‘To market to market a big fat hen….’

Or so the nursery rhyme started out, if some of us can remember when, or maybe some of us still read nursery rhymes to our children or grandchildren.  Some of us in this industry still seem to practice the fine art of marketing in the same manner as some of our rural friends do very successfully.

Recently I was asked by one of my colleagues how some of the top producers in our industry are able to “take charge of an area.” The pat answer that most broker/manager gurus would give is that you can buy the market, or earn the market (through referrals).

Most practicing registrants choose to fly by the seat of their pants. Many become statistics known as “held licences.” It used to be the 70-30 rule and then the 80-20 rule, now it is more like the 95-5 rule: 95 per cent of most of the real estate business is handled by about five per cent of the registrants. Why?

When answering the query above, I went into an elaborate explanation of either hiring a marketing company if he should choose option 1, or he could retain my services for almost nothing!  In my discussions with him, I suggested that based on my years of experience, he should be budgeting about five to seven per cent of his gross commissions on promotion/advertising. If he wished to increase his overall production by 25 per cent a year, he should think of spending at least that and then adjust his thinking for the following two years.  I said that to try to attain the volume of his nearest competitors, it would require a three-year business plan overall.

Attempting to overcome, or even come close to a competitor requires a patient, prudent and practical plan. A plan that does not have to be a “quick fix.”

So, if you plan on increasing your business, you have to plan on increasing your advertising/and or your promotional budget by at least five to seven per cent per annum, and review quarterly your successes achieved by increasing your budget. 

A well-constructed plan with a system beats “I’m going to take a flyer on this idea.”

The colleague who was consulting with me, by the way, does about 30 to 35 sales a year, specializing in FSBOs. He makes $165,000/annum on an advertising budget of $5,000. 

So, knowing what his strengths are, he wanted to branch out into farming, rather than to hit FSBOs all over the area.  It made clear sense to both of us.  The discussions went further into how and when he would penetrate his specified areas.  We decided on once a month, in an area of about 5,000 residents.  A combination of flyer/newsletters would be sent out through Canada Post.

The registrant fully recognized the difference between marketing to achieve recognition versus marketing to achieve recognition and credibility.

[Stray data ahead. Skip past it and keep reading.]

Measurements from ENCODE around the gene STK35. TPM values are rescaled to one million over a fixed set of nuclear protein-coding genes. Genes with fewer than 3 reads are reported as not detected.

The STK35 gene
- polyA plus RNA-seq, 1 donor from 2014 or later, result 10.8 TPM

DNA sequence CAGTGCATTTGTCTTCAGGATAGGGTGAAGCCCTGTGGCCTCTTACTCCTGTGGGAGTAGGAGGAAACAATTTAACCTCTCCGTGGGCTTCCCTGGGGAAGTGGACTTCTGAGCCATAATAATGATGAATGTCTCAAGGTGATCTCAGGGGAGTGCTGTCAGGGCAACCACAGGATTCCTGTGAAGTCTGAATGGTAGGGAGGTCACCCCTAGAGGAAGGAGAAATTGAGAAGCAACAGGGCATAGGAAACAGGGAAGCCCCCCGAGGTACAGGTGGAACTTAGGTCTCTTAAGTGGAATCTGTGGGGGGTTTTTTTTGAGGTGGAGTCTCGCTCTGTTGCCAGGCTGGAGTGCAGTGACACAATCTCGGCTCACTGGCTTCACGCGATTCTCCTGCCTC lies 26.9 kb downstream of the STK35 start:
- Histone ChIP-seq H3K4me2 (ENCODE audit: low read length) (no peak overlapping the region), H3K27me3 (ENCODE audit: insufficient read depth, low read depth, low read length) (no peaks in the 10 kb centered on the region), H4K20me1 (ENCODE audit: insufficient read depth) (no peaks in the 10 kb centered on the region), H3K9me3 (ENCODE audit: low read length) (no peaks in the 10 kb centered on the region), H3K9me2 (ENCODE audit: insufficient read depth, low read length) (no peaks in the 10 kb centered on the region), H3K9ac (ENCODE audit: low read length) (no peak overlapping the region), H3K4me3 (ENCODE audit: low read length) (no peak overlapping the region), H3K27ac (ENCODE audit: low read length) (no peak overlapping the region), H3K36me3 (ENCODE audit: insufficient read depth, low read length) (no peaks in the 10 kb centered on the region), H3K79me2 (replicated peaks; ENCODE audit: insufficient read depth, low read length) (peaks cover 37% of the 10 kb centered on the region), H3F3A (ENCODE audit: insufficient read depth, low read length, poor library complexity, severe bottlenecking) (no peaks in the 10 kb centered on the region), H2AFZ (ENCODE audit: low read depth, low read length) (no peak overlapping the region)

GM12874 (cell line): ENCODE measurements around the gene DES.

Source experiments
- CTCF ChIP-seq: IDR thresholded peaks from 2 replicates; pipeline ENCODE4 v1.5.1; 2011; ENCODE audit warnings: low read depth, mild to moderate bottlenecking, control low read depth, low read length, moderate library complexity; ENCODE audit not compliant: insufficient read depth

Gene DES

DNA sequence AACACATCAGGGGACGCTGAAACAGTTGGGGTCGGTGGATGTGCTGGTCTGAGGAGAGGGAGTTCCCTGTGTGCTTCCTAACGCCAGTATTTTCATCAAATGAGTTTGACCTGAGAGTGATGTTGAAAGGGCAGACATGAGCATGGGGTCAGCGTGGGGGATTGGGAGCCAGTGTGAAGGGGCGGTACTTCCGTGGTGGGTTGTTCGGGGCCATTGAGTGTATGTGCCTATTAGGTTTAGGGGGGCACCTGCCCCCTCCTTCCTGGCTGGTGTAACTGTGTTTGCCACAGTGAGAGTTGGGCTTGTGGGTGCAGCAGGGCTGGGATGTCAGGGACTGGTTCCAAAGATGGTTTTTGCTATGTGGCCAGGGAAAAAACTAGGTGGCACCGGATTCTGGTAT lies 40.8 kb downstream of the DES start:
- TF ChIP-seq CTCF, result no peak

A recent survey by the National Association of Realtors says, “Forty-one per cent of buyers and sellers cited reputation as the most important factor in agent selection. More than nine out of 10 buyers/sellers, when asked about the desired qualities in an agent, rated three categories as very important:  1) Knowledge of the process of the sale; 2) responsiveness, and 3) knowledge of the market.”

My colleague decided to encompass these points in his mailers, but objected to the idea of following it up with a personal phone call or visitation.

With the Do Not Call Legislation before the federal government, many consumers will opt for the “do not call” option from their phone suppliers.  With so many acts governing us, including the Privacy Act, agents who don’t establish a continuous relationship via mail and personal visits may end up on the short end of a large fine!

After I pointed this out, my colleague left a little better armed for the 2000s.

Our discussions ultimately concluded with these makeover ideas:

1. Identify personal strengths and weaknesses.

2. Identify markets and statistics related to those areas.

3. Increase knowledge of the area.

4. Establish credibility.

It is estimated that at least 85 per cent of all real estate professionals do not have a business plan. I believe that many other trainers/managers have had similar frustrations with agents who develop no plan whatsoever. 

Quote for the month: “Competence always builds confidence.” – Anonymous

Stan Albert of Re/Max Professionals in Toronto was recently approved by the Real Estate Council of Ontario (RECO) to train Barry Lebow’s CEU courses to sales associates on behalf of the Real Estate Training Institute of Ontario. The Accredited Buyer’s Course was brought to Canada from its U.S. counterpart and adapted for the Canadian market place. Stan Albert has been a member of the Toronto Real Estate Board for over 25 years and has served on board committees for more than 18 years.  Recently, he was appointed to the Task Force for Seniors by TREB.  In addition, he has been part of RECO’s Complaints, Compliance and Discipline Committee for the past four years. Email him at [email protected].

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